PETALING JAYA: With the massive floods and Covid-19 pandemic, Malaysians, especially those in flood-hit states, are facing a twin health threat of being infected with the coronavirus and diseases associated with flooding.

The Health Ministry has warned that there is a high possibility of an Omicron wave, so health experts have urged flood victims to adhere to the standard operating procedure (SOP) for Covid-19 and floods.

Universiti Malaya epidemiologist Prof Datuk Dr Awang Bulgiba Awang Mahmud said whether or not the transmission of Omicron increased during the floods would depend very much on whether the SOP was being properly followed during evacuation, stay at the evacuation centre and flood clean-up.

Due to the sudden nature of floods, he acknowledged that it might have been difficult to follow the SOP during evacuations and that situations such as crowding in boats, people not having masks or the means to clean themselves, and families forced to live very close to each other at the evacuation centres where ventilation might also not be optimal.

“These are all factors which greatly increase the risk of contracting an airborne infection like Covid-19.

“Although vaccination rates among Malaysians are high, with the emergence of the Omicron variant and declining antibody levels, it is imperative that Malaysians take the booster jab when offered and not let their guard down at evacuation centres,” he said.

“Ventilation at evacuation centres is critical due to the airborne nature of Covid-19 and so is the management of crowds at these places.”

Dr Awang Bulgiba said it would be good for evacuees and flood relief volunteers to do regular Covid-19 RTK-Ag self-tests.

“If Covid-19 cases are not detected early and isolated, the spread will be rapid in evacuation centres followed by further community spread when evacuees return home.

“Also, if Covid-19 SOP is not followed, then volunteers may themselves be the source of infections to flood victims or the cause of spread to their own families,” he said.

In addition to the Covid-19 SOP, he said it was important to follow standard flood SOP such as the provision and consumption of safe food and water, vaccination of food handlers and environmental sanitation in order to reduce the risk of food- and water-borne diseases.

Tap water must be boiled before drinking, food such as raw vegetables must be avoided, while fruits should be peeled before consumption, said Dr Awang Bulgiba.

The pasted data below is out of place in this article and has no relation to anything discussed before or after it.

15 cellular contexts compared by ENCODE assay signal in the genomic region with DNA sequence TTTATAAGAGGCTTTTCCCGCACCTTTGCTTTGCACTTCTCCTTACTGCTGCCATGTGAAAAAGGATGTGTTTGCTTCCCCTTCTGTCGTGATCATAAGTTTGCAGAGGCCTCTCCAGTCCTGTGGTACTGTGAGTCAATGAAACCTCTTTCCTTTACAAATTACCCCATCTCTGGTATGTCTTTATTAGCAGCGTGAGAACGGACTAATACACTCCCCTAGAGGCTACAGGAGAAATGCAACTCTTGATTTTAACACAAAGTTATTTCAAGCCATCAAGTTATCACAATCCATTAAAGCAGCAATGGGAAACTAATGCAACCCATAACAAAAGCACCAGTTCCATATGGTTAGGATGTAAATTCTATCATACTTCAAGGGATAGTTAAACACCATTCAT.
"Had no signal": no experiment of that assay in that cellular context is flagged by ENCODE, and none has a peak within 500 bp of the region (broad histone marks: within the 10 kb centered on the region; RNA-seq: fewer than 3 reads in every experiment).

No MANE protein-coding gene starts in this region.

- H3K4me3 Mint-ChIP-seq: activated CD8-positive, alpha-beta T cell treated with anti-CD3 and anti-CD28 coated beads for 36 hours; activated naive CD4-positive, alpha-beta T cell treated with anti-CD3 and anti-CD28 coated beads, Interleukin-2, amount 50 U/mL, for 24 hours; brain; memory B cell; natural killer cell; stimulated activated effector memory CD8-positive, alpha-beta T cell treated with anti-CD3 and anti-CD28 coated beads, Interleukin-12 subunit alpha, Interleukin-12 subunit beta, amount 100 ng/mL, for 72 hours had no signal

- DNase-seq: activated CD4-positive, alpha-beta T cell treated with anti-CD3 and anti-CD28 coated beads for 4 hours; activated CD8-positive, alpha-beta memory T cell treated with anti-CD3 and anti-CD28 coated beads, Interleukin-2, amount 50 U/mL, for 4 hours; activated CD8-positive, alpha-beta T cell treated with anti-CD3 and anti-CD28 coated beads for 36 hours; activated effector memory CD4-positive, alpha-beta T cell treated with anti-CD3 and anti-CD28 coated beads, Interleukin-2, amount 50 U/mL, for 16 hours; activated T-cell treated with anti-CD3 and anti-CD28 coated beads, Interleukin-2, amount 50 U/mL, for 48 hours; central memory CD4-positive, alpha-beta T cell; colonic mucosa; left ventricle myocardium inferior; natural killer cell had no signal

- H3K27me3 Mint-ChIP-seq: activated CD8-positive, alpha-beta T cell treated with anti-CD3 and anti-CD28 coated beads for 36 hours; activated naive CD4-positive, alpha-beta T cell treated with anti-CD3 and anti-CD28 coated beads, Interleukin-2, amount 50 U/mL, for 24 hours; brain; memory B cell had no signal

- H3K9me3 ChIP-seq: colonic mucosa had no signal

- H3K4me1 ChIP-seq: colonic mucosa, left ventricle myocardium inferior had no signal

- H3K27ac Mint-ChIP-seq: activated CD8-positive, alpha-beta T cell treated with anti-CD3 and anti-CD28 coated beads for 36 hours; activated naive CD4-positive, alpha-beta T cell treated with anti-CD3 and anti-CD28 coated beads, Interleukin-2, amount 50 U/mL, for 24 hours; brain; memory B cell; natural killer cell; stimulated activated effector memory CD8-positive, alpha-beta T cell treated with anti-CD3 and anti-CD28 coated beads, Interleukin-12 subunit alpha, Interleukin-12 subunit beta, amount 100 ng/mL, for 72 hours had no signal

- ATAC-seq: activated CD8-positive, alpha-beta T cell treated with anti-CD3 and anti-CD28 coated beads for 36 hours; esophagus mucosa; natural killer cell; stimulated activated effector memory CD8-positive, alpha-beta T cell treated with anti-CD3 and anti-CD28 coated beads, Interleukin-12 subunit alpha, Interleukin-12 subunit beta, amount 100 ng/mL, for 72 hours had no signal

“If there is no refrigeration facility for food, care must be taken during preparation to make sure it is prepared fresh and not consumed more than four hours later.

“We also need to be sure that food handlers are not suffering from food- and water-borne diseases, although making sure that they are vaccinated against typhoid and cholera can be a challenge under these conditions.

“Environmental sanitation is also a challenge during floods as the overflow of sewage tanks or pipes can occur, and human and animal waste will contaminate floodwaters leading to the possibility of many types of diseases,” he said.

Volunteers For Community Engagement and Empowerment For Covid-19 chairman Datuk Dr Zainal Ariffin Omar said flood victims not only face the risk of food- and water-borne diseases such as food poisoning, diarrhoea, typhoid, hepatitis, leptospirosis and melioidosis, but also Covid-19.

“Flood victims, relief agency staff and volunteers should all be aware and undertake preventive measures such as following the SOP at the evacuation centre or at home.

“We also encourage people to complete the vaccination schedule, including getting a booster dose and doing a Covid-19 self-test,” he said.

Medical Practitioners Coalition Association of Malaysia president Dr Raj Kumar Maharajah said a surge in Covid-19 cases, as well as the transmission of the Delta and Omicron variants, could be expected in flood-hit areas as the emergency situation had complicated adherence to SOP.

“They came in very close contact with each other and some were not wearing masks, and it is hard to maintain physical distance and personal hygiene, so I’m expecting a rise in cases,” he said.

He added that the authorities must step up flood prevention measures instead as it was more effective to tackle the issue at its root rather than to take reactive action after disaster has struck.

As at Jan 1, the Health Ministry recorded 1,975 cases of infectious diseases among flood victims including acute respiratory infection, skin disease, acute gastroenteritis, conjunctivitis and hand-foot- and-mouth disease.

There was also a cumulative 15 Covid-19 cases detected at flood evacuation centres and 451 cases among flood victims as at Jan 1.